2021 Toyota Camry: A best-seller for good reason

The roadside assistance is pretty solid too

Photo courtesy Toyota

STURBRIDGE, Mass. — The last thing you want to see at 9:30 PM, two hours from your destination, is a low tire pressure warning light.

But that’s what happened in my 2021 Toyota Camry XSE on a rainy night in southern New England. It wasn’t much of a worry at the beginning, low tire pressure isn’t unusual, and when it was at 29, I wasn’t too worried. The recommended pressure is 35, and I could fix it when I arrived at my destination.

But then it dropped again, and again. 28… 27… 25… I slowed down and started looking for a well-lit place to pull off and change the tire. I wasn’t looking forward to this. It had been years since I’d changed a tire, and it was raining.

I found a well-lit new gas station just off the highway, parked well out of the way, under a street light, and considered my options. Then I remembered I was driving a Toyota Camry that comes with a 2-year/unlimited-mile roadside assistance plan that covers jump-starts, lockouts, towing, winching, fuel delivery, and, luckily for me, tire changing.

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I called the ToyotaCare 800-number and was texted a link to a website where I could fill out all the relevant information about what was wrong and where I was, and it even used my phone’s GPS to get an address. This was excellent because I had no clue where I was.

The app then gave me updates about the status of my request, and once a tow truck was dispatched, I got real-time updates about the truck’s location. A tow truck pulled up in less than 45 minutes, and my tire was changed less than ten minutes after that.

Now, I certainly could change the tire, but the tow truck had a floor jack that was considerably easier to use than the little jack included in the car. The driver also had an impact wrench that made easy work of the lug nuts.

After an hour and a $20 tip, my tire was changed, and I was back on the road, albeit at a much slower pace thanks to the donut now affixed to the back wheel. I’d picked up a screw on the highway at some point, and the rear tire was shot — but that’s a story for another day.

I was impressed with my 2021 Camry, a loaded XSE trim with all-wheel drive and almost every option, priced at just $38,274. For 2022, the Camry starts at $26,420, so there’s a lot of wiggle room on price, depending on how many options you want to load up.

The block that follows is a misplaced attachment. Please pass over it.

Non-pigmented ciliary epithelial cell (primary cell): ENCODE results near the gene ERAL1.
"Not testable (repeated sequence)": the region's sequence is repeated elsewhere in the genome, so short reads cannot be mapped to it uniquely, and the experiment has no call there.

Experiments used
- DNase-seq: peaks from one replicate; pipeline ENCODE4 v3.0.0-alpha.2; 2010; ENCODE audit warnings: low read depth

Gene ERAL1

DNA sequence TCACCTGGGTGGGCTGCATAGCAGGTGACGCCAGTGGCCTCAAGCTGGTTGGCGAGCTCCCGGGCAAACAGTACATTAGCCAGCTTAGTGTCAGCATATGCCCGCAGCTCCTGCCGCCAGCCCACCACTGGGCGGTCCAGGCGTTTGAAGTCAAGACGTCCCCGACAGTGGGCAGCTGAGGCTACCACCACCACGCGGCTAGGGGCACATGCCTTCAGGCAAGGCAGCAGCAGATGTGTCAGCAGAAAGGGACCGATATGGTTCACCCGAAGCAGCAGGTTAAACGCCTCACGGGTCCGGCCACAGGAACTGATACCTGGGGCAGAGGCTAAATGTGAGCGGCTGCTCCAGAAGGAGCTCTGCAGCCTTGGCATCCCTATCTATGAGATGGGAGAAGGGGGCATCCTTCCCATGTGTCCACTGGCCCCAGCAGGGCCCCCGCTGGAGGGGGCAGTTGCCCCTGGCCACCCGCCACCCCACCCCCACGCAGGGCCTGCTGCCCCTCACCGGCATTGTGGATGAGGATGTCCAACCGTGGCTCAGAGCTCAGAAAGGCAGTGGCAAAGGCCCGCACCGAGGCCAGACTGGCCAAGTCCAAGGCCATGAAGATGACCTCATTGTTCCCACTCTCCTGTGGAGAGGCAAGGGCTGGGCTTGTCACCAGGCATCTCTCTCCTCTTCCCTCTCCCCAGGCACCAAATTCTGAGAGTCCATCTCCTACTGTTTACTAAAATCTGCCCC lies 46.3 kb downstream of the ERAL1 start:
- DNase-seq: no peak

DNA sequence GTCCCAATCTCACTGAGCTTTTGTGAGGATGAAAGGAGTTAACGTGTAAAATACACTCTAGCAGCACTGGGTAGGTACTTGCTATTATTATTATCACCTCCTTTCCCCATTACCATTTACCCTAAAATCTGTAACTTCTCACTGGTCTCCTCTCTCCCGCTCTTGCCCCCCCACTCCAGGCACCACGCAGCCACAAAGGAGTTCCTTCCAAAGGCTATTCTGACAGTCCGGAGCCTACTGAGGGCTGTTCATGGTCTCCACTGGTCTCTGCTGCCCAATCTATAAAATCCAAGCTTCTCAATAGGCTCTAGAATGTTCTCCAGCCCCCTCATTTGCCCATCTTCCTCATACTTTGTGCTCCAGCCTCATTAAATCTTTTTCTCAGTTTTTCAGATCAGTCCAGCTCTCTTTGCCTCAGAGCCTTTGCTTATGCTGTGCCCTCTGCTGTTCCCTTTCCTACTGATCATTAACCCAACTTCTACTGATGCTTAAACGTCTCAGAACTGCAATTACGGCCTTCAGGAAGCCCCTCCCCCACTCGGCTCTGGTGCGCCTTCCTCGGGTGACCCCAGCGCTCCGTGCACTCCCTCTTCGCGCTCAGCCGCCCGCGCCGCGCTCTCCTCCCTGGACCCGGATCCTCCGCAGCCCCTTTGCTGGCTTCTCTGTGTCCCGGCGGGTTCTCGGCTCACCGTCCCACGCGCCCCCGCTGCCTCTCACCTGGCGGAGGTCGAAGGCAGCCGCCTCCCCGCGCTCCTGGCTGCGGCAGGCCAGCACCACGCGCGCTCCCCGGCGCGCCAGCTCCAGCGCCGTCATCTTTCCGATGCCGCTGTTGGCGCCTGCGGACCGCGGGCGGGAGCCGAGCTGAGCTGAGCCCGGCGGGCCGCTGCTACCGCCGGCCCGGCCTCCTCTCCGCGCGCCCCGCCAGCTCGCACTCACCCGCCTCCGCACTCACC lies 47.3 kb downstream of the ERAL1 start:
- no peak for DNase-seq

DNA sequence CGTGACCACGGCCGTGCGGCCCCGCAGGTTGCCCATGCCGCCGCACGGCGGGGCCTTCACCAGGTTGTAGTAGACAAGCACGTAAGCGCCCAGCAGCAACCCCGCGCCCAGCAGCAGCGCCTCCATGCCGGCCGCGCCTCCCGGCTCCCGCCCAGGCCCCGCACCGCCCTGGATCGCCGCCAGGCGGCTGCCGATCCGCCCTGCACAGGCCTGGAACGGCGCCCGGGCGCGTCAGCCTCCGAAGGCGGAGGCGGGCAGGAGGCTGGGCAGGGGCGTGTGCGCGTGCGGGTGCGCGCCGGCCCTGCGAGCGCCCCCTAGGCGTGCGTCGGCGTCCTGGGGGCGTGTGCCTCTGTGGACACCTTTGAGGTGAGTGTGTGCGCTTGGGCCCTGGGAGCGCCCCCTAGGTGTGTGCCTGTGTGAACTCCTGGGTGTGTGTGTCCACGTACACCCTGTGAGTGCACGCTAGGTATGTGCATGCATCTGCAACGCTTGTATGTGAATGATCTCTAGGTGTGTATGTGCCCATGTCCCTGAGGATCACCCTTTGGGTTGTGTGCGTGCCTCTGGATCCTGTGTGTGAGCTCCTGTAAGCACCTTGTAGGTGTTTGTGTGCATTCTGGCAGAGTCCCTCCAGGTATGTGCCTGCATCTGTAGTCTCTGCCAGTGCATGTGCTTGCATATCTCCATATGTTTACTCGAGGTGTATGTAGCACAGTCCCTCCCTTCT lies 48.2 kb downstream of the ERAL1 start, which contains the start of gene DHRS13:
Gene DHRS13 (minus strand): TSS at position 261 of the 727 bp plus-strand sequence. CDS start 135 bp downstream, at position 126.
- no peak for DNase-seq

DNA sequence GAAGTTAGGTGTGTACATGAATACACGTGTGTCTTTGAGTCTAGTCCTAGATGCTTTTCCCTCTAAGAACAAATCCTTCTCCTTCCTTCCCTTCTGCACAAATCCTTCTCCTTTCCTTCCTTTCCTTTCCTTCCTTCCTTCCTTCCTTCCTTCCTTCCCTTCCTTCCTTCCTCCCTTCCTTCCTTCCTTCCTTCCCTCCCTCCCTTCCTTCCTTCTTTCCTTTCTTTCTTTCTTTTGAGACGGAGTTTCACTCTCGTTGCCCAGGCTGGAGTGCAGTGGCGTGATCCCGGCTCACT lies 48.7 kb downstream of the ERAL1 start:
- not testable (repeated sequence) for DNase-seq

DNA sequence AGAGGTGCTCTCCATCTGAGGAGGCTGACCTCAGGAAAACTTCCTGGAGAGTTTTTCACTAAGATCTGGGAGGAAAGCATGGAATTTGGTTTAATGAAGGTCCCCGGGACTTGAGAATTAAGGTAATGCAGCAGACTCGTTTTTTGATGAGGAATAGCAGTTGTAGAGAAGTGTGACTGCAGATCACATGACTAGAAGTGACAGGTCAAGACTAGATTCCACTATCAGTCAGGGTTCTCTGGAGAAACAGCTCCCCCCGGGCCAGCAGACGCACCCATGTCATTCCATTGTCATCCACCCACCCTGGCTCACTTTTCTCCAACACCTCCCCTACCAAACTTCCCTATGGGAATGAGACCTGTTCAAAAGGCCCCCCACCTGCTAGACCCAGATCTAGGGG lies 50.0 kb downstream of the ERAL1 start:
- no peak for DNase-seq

The Camry is a wildly popular car, selling 313,795 units in the US in 2021. That’s more sedans than all of Lexus combined.

There are front-wheel and all-wheel-drive variants, and hybrid powertrains that get a ridiculous 52 mpg (my 2.5L four-cylinder Camry rated a decidedly less impressive 28 mpg combined).

The outside was reworked a few years ago, and it’s quite a looker these days. Gone is the boring Camry I grew up with in favor of something that, I’m convinced, could have badging from a German luxury brand affixed, and no one would be any the wiser. That’s especially true with the sporty XSE trim I had.

The Wind Chill Pearl paint was matched with some all-black trim pieces and a black roof for a two-tone appearance that looked terrific. Toss in all-black 19-inch wheels (albeit with tires that a screw can take out), and it looked Seriously Cool. When did the Toyota Camry become cool? I’m not sure. Maybe I’m just getting old.

The beauty continued inside with a sports-car red interior, though the amount of gloss black plastic was a bit of a turn-off. Still, everything I could touch felt quality, and the nine-inch touchscreen was prominently mounted and easily visible.

Wired Apple CarPlay and Android auto are a must-use until the next-generation Toyota infotainment (it debuted in the new Tundra and is coming to everything else over the next few years) comes along. Everything is well-designed and placed, from the cupholders and the phone charger in the middle of the console to the door pockets and glovebox.

You don’t sell 300,000 cars a year without knowing a thing or two about how to build and design a car people want to buy. The Camry is the best-selling car in the US, beating the Honda Civic by some 50,000 units. And it’s the best for a reason.

If you’re on the hunt for a trustworthy sedan that doesn’t break the bank and looks surprisingly good inside and out, you won’t regret picking the Toyota Camry.

About Jordan Golson 142 Articles
Jordan Golson is North State Journal's automotive reporter. He covers cars - both foreign and domestic - from around the globe.